These techniques make artificial intelligence a success despite limited data sets

March 2022

Artificial intelligence (AI) is a driving force for the development of innovative medical products. Applying big data approaches is not particularly promising due to the limited size of typical medical data sets. Nevertheless, medical applications with limited data sets can become success stories if the right techniques are applied. Helbling has the experience, know-how, and tools to make this a success.

More and more of Helbling’s clients, especially from the medical sector, find that obtaining large amounts of data is expensive and time-consuming. Reasons for the difficulties are the duration and costs of clinical studies, including approval by an ethics committee, required expensive equipment, and data annotation experts. These reasons also prevent some small and medium-sized companies from integrating AI into their products. Helbling has successfully applied techniques that enable the use of powerful AI in the medical field despite the challenge of limited data sets. The techniques presented in the following sections improve the performance of AI models significantly for limited data set applications and are illustrated with projects in which Helbling has been involved. Due to confidentiality reasons, illustrations are based on publicly available sources.

Technique 1: Reducing model complexity to lower the amount of data required

The amount of data needed for training correlates with the model complexity represented by the number of model parameters. The number of parameters can be reduced by limiting the scope of the model or using extracted features instead of raw data.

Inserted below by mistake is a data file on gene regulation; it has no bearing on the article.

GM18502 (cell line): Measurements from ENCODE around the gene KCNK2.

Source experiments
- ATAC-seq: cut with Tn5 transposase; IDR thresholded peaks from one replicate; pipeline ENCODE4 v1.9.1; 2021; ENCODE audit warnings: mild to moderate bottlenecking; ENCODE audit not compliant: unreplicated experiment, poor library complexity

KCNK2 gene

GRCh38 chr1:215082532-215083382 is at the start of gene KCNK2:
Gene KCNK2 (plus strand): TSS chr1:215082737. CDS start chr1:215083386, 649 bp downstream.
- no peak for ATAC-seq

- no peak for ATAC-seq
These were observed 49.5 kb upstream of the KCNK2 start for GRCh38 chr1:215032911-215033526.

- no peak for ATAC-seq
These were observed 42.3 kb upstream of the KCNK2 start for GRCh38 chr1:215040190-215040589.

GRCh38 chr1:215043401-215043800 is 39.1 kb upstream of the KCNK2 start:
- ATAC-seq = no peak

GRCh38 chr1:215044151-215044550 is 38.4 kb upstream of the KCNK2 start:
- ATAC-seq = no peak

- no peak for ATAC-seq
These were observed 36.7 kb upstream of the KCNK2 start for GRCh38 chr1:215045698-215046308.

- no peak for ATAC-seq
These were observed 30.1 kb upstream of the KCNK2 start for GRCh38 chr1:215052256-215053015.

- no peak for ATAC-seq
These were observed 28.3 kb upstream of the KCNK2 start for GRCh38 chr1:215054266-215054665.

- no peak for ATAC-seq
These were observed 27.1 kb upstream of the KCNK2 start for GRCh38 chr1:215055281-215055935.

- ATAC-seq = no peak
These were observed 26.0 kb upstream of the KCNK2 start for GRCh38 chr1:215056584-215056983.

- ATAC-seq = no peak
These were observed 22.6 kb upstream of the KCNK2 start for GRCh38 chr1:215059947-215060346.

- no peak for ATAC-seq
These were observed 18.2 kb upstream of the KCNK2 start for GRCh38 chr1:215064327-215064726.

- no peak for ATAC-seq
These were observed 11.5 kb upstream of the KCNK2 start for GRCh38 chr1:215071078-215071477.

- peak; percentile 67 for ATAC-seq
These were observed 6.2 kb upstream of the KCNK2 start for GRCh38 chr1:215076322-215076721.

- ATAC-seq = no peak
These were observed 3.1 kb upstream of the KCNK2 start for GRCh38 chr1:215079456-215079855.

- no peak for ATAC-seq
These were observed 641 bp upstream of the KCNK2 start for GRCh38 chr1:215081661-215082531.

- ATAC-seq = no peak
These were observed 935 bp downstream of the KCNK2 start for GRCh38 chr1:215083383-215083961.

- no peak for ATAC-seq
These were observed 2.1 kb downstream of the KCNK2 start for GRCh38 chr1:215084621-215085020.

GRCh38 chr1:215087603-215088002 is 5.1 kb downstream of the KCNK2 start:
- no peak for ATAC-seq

Technique 2: Data augmentation to increase data amount and variability

Data augmentation refers to artificially increasing the amount and variability of data. This technique adds slightly modified copies of existing data or creates new synthetic data. Applicable methods for data augmentation are selected based on domain knowledge. Data augmentation is explained below with a project for the image-based diagnosis of skin cancer in which Helbling was involved as a development partner.

To increase image variability and the accuracy of image classification, three types of image transformations are helpful. Firstly, image transformations are used to introduce imaging variations, e.g., by adding image noise, reducing image contrast, changing the ambient light level, or homogeneity of illumination. Secondly, image transformations are employed to add user-induced variability. This involves motion blurs and various device alignments. Thirdly, the properties of the object are changed. In the example of skin cancer diagnosis, hairs can be added, or the skin color is changed.